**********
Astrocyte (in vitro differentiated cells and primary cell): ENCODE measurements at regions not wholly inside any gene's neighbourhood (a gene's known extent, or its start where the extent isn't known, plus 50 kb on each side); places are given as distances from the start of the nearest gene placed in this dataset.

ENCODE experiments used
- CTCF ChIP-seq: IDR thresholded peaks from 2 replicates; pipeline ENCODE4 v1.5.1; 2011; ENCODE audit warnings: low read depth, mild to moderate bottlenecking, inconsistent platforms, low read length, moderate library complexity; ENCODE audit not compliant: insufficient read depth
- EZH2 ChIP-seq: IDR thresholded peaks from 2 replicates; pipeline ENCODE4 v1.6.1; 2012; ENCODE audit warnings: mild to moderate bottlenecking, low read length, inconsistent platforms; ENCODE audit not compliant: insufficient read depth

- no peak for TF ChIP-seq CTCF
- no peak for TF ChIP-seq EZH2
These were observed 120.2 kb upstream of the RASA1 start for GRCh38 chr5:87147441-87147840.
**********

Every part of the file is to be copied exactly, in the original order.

Astrocyte (in vitro differentiated cells and primary cell): ENCODE measurements at regions not wholly inside any gene's neighbourhood (a gene's known extent, or its start where the extent isn't known, plus 50 kb on each side); places are given as distances from the start of the nearest gene placed in this dataset.

ENCODE experiments used
- CTCF ChIP-seq: IDR thresholded peaks from 2 replicates; pipeline ENCODE4 v1.5.1; 2011; ENCODE audit warnings: low read depth, mild to moderate bottlenecking, inconsistent platforms, low read length, moderate library complexity; ENCODE audit not compliant: insufficient read depth
- EZH2 ChIP-seq: IDR thresholded peaks from 2 replicates; pipeline ENCODE4 v1.6.1; 2012; ENCODE audit warnings: mild to moderate bottlenecking, low read length, inconsistent platforms; ENCODE audit not compliant: insufficient read depth

- no peak for TF ChIP-seq CTCF
- no peak for TF ChIP-seq EZH2
These were observed 120.2 kb upstream of the RASA1 start for GRCh38 chr5:87147441-87147840.